The Court acknowledged its ruling was at odds with other circuit courts but, relying on Eighth Circuit case law and analogous Supreme Court discussion of standing, leaned on a standard of evidentiary admissibility that is lax early in the life of a lawsuit and tightens through subsequent phases of litigation.[10]  As the Court explained, the “manner and degree of evidence required at the preliminary class certification stage is not the same as at the successive stages of the litigation—i.e., at trial.”[11]  Thus, the Court reasoned, “[a]pplying the formal strictures of trial to such an early stage of litigation makes little common sense.  Because a class certification decision is far from a conclusive judgment on the merits of the case, it is of necessity[ ] not accompanied by the traditional rules and procedure applicable to civil trials.”[12]

The Sali Court also made clear, however, that deeming inadmissible evidence worthy of judicial consideration on class certification was not the same as weighing all pieces of evidence equally.  In fact, admissibility should factor into a court’s analysis when it weighs class certification evidence:

“When conducting its rigorous analysis into whether the Rule 23(a) requirements are met, the district court need not dispense with the standards of admissibility entirely. The court may consider whether the plaintiff’s proof is, or will likely lead to, admissible evidence.  Indeed, in evaluating challenged expert testimony in support of class certification, a district court should evaluate admissibility under the standard set forth in Daubert.  But admissibility must not be dispositive.  Instead, an inquiry into the evidence’s ultimate admissibility should go to the weight that evidence is given at the class certification stage.”[13]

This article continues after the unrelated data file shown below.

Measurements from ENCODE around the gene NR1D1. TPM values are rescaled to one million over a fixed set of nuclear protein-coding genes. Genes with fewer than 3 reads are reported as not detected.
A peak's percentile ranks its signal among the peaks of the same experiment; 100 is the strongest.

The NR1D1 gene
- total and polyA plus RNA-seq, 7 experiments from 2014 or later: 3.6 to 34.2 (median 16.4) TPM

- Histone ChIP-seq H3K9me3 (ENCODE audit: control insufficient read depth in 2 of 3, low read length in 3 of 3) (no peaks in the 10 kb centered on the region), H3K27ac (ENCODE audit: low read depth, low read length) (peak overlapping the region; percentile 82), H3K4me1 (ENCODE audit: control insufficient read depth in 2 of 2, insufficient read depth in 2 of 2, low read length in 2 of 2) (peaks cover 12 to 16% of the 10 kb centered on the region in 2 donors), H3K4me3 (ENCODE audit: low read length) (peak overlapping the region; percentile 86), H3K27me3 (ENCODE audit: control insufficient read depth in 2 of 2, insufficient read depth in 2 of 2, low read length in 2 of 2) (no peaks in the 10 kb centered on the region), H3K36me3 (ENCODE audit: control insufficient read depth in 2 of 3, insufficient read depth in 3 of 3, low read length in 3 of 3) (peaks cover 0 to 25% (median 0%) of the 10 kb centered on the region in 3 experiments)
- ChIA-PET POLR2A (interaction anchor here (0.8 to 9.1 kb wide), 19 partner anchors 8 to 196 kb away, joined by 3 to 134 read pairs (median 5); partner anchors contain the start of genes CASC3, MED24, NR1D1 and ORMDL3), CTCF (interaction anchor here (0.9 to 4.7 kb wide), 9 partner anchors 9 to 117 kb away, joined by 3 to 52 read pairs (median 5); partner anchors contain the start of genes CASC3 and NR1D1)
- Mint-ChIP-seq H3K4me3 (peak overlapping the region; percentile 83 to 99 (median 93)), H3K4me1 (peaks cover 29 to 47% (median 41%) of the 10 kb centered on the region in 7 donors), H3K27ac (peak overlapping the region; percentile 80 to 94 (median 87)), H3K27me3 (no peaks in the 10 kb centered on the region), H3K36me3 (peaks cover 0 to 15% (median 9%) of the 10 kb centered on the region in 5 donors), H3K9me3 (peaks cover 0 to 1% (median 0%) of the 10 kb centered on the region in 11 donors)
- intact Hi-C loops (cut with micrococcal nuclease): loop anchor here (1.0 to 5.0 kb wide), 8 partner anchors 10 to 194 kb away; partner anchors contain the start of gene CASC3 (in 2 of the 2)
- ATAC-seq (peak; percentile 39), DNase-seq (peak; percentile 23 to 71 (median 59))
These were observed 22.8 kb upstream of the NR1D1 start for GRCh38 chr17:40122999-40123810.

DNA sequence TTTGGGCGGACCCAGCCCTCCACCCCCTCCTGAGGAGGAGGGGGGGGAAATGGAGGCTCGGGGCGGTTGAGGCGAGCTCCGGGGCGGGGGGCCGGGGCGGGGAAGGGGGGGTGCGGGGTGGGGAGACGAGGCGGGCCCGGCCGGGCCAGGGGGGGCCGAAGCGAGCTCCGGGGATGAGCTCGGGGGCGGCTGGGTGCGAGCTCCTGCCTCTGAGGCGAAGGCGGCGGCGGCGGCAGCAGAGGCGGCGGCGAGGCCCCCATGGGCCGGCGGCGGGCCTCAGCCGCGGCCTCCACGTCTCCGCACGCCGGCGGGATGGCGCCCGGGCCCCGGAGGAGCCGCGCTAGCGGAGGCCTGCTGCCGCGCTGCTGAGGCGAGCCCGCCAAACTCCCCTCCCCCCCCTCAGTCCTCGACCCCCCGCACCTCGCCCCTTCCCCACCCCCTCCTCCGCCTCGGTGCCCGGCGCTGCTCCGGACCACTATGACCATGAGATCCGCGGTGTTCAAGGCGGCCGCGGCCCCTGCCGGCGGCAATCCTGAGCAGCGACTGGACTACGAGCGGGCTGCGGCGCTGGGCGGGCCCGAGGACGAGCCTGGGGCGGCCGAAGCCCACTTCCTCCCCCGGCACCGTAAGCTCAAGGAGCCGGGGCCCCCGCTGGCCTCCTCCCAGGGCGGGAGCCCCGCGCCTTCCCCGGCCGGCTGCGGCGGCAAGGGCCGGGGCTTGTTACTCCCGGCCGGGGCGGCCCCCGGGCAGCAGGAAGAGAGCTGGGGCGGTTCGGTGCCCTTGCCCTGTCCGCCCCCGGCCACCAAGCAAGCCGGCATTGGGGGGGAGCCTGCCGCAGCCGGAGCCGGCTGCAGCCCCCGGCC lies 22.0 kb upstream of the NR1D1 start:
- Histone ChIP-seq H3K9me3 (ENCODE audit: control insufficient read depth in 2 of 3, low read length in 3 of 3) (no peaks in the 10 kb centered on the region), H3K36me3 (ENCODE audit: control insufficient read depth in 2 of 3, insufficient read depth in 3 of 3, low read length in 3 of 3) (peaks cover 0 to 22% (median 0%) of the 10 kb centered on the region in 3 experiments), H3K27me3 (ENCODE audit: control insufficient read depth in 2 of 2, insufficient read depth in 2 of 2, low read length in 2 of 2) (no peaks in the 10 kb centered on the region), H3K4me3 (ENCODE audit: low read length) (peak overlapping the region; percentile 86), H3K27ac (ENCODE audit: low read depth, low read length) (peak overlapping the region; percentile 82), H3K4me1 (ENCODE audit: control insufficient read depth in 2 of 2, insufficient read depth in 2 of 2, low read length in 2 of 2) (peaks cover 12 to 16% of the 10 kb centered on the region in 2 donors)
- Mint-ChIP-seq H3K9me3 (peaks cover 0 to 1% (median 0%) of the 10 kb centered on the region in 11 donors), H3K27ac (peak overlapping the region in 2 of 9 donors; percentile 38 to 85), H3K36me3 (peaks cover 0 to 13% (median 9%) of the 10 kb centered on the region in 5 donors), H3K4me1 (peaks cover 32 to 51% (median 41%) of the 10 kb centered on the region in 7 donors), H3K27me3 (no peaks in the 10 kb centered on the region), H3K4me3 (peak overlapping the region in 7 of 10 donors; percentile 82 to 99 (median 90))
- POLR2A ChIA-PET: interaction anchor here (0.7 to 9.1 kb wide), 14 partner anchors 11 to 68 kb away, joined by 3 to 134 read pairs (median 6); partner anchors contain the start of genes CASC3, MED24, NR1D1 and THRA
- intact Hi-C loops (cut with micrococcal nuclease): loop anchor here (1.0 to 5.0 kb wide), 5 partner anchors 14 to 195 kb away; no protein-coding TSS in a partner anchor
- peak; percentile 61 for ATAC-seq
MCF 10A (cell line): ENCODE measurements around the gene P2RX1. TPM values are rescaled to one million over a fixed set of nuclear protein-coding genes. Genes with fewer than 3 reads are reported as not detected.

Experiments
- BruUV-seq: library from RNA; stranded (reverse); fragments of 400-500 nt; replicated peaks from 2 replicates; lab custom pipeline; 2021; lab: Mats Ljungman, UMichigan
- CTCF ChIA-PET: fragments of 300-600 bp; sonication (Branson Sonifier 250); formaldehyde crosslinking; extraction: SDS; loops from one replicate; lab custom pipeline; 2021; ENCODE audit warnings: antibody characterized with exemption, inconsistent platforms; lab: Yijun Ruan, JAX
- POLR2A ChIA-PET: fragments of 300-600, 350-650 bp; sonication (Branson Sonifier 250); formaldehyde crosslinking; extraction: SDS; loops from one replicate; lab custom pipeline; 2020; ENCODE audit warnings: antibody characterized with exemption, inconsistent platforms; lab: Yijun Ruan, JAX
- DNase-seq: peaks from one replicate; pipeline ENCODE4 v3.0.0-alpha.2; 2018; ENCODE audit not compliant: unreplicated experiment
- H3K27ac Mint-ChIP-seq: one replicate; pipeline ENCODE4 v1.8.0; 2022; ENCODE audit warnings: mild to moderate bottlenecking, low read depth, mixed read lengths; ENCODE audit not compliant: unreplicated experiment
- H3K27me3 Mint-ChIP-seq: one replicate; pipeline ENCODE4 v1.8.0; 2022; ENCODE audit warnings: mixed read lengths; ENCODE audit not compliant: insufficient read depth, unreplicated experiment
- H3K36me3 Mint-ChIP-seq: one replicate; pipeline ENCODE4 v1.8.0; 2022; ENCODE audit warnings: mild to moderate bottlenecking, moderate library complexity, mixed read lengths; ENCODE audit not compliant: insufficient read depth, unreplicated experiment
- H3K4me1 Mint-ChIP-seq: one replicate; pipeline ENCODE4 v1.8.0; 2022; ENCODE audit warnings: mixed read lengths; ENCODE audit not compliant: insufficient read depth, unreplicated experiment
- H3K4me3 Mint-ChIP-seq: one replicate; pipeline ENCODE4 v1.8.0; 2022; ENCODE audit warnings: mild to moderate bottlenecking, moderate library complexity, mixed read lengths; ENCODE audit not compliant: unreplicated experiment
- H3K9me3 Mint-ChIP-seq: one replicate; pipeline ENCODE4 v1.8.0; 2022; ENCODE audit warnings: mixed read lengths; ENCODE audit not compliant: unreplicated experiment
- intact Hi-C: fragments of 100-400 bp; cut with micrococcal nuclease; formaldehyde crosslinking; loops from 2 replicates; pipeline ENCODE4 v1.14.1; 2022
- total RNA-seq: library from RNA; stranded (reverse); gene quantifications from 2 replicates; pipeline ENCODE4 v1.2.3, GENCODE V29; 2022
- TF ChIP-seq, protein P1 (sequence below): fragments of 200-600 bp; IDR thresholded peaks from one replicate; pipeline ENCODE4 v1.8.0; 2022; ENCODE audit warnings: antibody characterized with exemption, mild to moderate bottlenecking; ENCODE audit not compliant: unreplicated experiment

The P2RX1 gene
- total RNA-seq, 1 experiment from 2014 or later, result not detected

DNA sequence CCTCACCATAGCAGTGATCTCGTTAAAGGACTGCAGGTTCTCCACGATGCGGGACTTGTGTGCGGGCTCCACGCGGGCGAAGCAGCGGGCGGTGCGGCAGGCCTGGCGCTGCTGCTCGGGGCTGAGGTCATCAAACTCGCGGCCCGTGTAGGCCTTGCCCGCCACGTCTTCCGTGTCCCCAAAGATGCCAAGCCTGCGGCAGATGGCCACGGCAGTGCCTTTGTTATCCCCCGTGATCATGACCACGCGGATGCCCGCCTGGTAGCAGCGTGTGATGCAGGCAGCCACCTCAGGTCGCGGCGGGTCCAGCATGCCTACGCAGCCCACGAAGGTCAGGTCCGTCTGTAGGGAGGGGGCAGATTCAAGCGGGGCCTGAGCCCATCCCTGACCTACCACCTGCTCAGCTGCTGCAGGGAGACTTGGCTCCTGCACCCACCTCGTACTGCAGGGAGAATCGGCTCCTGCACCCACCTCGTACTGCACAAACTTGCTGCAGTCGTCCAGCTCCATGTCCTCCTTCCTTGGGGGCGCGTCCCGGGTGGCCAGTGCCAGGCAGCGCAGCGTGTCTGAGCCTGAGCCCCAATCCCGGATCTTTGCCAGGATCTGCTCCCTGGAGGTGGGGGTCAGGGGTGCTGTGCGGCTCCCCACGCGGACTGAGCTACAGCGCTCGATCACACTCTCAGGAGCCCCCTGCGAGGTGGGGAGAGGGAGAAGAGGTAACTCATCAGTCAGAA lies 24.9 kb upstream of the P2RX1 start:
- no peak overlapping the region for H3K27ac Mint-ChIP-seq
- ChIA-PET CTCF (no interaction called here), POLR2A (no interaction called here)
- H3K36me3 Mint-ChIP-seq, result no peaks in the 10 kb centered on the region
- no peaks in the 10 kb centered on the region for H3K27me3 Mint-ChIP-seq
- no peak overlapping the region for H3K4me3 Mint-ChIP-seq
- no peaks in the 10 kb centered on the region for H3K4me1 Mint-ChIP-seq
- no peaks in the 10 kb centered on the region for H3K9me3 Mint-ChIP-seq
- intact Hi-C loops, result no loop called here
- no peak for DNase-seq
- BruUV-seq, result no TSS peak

Where Other Circuits Stand

Most circuit courts have deliberated on evidentiary standards at the class certification stage in some capacity. Only the Ninth Circuit has gone so far as allowing consideration of inadmissible, non-expert testimony.  Further, the Eighth Circuit is the only sister circuit that permits consideration of inadmissible expert testimony.  Rather than require examination of expert evidence in a traditional Daubert analysis, the Eighth Circuit mandates only a “focused” Daubert analysis that is “tentative, preliminary, and limited.”[14]  Because class certification does not implicate the gatekeeping function served by Daubert, the Eighth Circuit reasoned that courts may adopt a more flexible approach.[15]  Since the class certification decision “is far from a conclusive judgment on the merits of the case, it is ‘of necessity . . . not accompanied by the traditional rules and procedure applicable to civil trials.’”[16]  Despite the Ninth and Eighth Circuits’ willingness to break with traditional evidentiary principles while analyzing the issue of class certification, other circuits more formally adhere to the rules of evidence, including a thorough admissibility examination of proffered evidence.